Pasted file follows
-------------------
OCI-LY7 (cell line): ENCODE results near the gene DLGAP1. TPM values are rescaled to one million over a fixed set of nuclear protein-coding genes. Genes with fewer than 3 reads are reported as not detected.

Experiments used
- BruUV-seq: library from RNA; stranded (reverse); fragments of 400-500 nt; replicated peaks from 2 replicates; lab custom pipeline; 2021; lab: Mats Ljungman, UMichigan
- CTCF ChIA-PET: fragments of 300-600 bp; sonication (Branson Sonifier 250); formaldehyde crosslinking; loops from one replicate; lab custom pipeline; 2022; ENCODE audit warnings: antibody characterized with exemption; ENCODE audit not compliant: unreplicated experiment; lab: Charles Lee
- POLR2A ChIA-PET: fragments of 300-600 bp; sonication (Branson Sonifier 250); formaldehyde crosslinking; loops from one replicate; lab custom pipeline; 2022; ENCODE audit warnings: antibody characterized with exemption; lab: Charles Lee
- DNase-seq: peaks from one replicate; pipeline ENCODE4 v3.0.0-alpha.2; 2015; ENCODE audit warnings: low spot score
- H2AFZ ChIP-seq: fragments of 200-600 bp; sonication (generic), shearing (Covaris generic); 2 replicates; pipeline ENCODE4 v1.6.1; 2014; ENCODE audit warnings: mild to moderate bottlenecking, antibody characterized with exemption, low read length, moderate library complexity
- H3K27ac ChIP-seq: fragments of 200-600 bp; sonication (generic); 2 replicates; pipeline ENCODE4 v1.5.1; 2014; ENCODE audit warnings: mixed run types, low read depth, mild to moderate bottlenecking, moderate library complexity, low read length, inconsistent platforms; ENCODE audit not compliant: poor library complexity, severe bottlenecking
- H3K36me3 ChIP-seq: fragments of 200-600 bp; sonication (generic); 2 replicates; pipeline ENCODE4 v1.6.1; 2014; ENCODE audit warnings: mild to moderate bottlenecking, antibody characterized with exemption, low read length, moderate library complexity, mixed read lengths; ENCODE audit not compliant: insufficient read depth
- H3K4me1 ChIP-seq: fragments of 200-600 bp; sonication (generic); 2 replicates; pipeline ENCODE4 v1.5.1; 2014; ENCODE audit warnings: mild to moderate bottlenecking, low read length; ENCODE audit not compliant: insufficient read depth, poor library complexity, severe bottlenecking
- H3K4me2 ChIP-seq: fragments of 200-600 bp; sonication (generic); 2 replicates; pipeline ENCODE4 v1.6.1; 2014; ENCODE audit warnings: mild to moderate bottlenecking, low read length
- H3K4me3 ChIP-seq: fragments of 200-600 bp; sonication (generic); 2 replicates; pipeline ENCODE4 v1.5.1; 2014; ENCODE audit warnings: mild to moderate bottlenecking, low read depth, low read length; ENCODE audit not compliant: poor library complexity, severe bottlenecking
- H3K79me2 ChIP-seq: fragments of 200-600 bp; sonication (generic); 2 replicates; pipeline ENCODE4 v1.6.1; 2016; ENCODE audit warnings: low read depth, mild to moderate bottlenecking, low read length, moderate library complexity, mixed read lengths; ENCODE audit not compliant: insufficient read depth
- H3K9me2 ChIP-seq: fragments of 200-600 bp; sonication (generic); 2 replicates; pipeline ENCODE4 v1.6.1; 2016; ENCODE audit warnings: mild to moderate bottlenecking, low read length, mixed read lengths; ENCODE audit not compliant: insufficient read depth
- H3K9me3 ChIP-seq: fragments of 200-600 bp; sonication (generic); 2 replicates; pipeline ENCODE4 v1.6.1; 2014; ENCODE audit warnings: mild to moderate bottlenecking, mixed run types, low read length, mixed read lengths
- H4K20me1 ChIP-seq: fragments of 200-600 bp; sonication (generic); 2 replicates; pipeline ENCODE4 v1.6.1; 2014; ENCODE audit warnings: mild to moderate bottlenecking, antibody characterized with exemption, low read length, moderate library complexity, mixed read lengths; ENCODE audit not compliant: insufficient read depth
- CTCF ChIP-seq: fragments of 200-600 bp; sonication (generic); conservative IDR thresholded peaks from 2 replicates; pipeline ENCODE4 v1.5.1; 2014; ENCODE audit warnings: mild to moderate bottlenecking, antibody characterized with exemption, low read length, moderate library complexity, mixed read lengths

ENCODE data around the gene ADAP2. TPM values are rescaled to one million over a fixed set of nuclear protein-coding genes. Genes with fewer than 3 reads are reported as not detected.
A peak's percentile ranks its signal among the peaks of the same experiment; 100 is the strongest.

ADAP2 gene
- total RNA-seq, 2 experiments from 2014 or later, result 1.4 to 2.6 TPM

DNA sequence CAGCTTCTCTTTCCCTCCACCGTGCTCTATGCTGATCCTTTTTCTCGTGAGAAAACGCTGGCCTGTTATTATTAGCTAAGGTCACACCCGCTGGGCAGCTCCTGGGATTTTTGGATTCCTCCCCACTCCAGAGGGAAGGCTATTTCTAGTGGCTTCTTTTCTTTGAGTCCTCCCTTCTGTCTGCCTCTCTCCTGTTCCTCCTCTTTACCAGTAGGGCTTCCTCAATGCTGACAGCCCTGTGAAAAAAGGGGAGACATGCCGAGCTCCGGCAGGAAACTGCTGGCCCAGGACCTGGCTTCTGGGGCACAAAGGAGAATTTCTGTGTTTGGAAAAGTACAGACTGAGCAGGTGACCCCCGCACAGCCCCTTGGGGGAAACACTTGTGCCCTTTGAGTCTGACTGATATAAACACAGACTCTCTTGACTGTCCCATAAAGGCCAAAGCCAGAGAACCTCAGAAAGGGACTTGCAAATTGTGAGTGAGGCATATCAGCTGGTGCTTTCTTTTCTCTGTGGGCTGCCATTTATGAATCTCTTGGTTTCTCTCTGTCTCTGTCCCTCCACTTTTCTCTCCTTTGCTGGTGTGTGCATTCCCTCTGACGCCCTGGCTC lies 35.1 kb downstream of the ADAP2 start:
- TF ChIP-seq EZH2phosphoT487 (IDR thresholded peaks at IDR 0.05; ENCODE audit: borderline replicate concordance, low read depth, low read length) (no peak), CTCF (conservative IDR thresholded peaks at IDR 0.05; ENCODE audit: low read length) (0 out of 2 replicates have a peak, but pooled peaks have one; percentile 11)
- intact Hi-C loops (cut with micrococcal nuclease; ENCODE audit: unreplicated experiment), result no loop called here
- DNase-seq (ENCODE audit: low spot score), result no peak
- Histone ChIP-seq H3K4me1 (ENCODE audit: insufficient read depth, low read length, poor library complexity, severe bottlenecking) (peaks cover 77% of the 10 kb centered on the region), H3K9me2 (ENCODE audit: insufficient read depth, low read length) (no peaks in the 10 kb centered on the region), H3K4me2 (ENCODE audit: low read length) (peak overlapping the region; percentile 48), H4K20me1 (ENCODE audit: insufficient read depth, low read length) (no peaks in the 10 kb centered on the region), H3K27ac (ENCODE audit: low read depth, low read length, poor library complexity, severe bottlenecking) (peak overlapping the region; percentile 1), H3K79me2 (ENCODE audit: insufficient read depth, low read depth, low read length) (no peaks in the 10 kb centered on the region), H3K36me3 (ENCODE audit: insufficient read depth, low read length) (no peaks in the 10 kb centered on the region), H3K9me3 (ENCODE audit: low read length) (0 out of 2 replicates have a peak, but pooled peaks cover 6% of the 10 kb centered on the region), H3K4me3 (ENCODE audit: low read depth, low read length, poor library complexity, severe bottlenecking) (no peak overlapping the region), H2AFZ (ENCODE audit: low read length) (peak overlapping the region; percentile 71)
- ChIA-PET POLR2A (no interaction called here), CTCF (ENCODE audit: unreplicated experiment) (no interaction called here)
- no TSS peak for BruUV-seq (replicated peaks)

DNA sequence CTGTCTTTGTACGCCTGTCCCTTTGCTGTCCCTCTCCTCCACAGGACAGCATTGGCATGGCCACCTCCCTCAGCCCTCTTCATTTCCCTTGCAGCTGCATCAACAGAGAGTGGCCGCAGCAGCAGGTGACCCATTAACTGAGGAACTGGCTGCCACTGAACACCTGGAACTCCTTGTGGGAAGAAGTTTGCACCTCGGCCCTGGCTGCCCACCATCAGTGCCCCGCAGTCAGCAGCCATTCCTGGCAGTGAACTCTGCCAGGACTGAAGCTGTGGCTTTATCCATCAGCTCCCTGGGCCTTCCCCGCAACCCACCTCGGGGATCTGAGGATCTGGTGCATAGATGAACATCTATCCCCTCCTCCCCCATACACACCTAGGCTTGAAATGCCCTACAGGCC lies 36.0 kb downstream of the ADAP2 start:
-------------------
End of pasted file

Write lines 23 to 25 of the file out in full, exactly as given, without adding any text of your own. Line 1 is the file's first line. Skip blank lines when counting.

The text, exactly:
- TF ChIP-seq EZH2phosphoT487 (IDR thresholded peaks at IDR 0.05; ENCODE audit: borderline replicate concordance, low read depth, low read length) (no peak), CTCF (conservative IDR thresholded peaks at IDR 0.05; ENCODE audit: low read length) (0 out of 2 replicates have a peak, but pooled peaks have one; percentile 11)
- intact Hi-C loops (cut with micrococcal nuclease; ENCODE audit: unreplicated experiment), result no loop called here
- DNase-seq (ENCODE audit: low spot score), result no peak